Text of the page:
Lewis teaches hoof care class at EWC

Alicia Louters
Posted 5/11/21

Farrier Karina Lewis taught a natural hoof care class at Eastern Wyoming College (EWC) on Saturday, May 8.

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Lewis teaches hoof care class at EWC


TORRINGTON – Farrier Karina Lewis taught a natural hoof care class at Eastern Wyoming College on Saturday, May 8. The class began at 9 a.m. and wrapped up around 3:45 p.m.

There were about three hours of in-classroom instruction. After a lunch break, Lewis demonstrated her trimming method on a client’s horse.

Lewis began by introducing herself and explaining some of her background as a horse owner, trainer, researcher, author and farrier.

During the classroom session, Lewis emphasized the hoof as an organ that can adapt quickly to its environment.

“The hoof is an organ as important as the heart,” Lewis said in her presentation.

Issues such as quarter cracks, navicular, ringbone, seedy toe, laminitis, founder, abscess and keratoma occur due to human error, she said. Lewis spent years studying wild horses that never had such issues. She now patterns her hoof-trimming matrix after what the hoof naturally looks like in the wild. 

A significant portion of the class focused on the hoof’s collateral groove.

“Your collateral groove is your map to keeping your hoof healthy,” Lewis explained.

Lewis demonstrated how to measure the rotation of the coffin bone (the bottom bone in a horse’s leg) without needing to look at an x-ray.

Lewis used a tire tread depth gauge to measure the depth of the collateral groove’s apex and each heel buttress. She said the ideal measurements are between 15 and 18 millimeters, and all points should measure to the same number. Measurements that are not the same indicate a rotation of the coffin bone.

According to Lewis, getting these points balanced is the cornerstone to all other rehabilitation. She also said this balance can be restored immediately almost every time.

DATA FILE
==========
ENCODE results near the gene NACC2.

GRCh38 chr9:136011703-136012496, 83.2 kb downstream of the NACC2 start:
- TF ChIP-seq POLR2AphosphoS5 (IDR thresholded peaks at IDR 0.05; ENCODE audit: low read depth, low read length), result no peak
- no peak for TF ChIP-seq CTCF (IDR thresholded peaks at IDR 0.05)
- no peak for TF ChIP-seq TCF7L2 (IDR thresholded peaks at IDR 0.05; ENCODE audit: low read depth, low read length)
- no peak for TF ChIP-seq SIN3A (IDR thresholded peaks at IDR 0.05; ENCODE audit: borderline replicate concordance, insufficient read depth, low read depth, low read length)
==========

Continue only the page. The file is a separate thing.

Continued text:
She explained the makeup of the hoof in great detail. 

Some traditional farrier methods can actually damage the hoof, according to Lewis. For example, rasping the outside of the hoof damages keratin tubules and masks flaring and heat rings. Another common practice, hot shoeing, damages blood supply in the hoof, according to Lewis.

Lewis said she hopes her results – a healthier horse and lower overall costs – spark change in the industry. She hopes her methods can be a tool for owners, students, farriers and professionals. 

Lewis emphasized that the hoof is constantly regenerating itself from the coronary band. A healthy hoof, according to Lewis, has flat lines of keratin tubules, is smooth without rasping, has a calloused frog, has a thick wall and has a healthy white line.

Lewis said she does not rely on her own reputation, but that her end results speak for themselves. Eighty to 90 percent of Lewis’ business has been the rehabilitation of horses already in vet and farrier care. 

She also focuses on making her method a repeatable option for owners looking to work on their own horses and for professionals. A goal Lewis is working on getting 10 practitioners certified, to expand the use of the HOOFMEDIX methods.

Lorre Hart, one of the two attendees, said she had heard about the class because of her Facebook connection with Lewis.

“I own horses so I’m always trying to learn more about them, so that their lives are better,” she said.

Hart said her expectations – learning more about how to better care for her horses – were met.

Lewis said she prefers to leave horses barefoot, except with horses competing in eventing and reining.

During her live trimming demonstration, Lewis showed how to measure the collateral groove. The horse she was trimming had too high of a measurement in the heel buttresses. She demonstrated how to correct this.

A significant portion of the demonstration revolved around being aware of horse feedback.

Every time she trimmed to the correct measurements in the collateral groove, the horse responded with licking and chewing, which is a sign of relief.

At one point, Lewis intentionally left one side of the hoof a millimeter too long – no sign of relief.

“Horses can feel the difference of a millimeter,” she explained.

Lewis said she teaches different levels of classes, with this being the introductory one. She said she is excited about such a great space to teach and hopes to do more classes at EWC. For more information, Lewis’ website is www.hoofmedix.com. 

Participants left the class with a HOOFMEDIX hoof pick, an instrument to measure the hoof’s collateral groove depth and a flash drive of informational resources.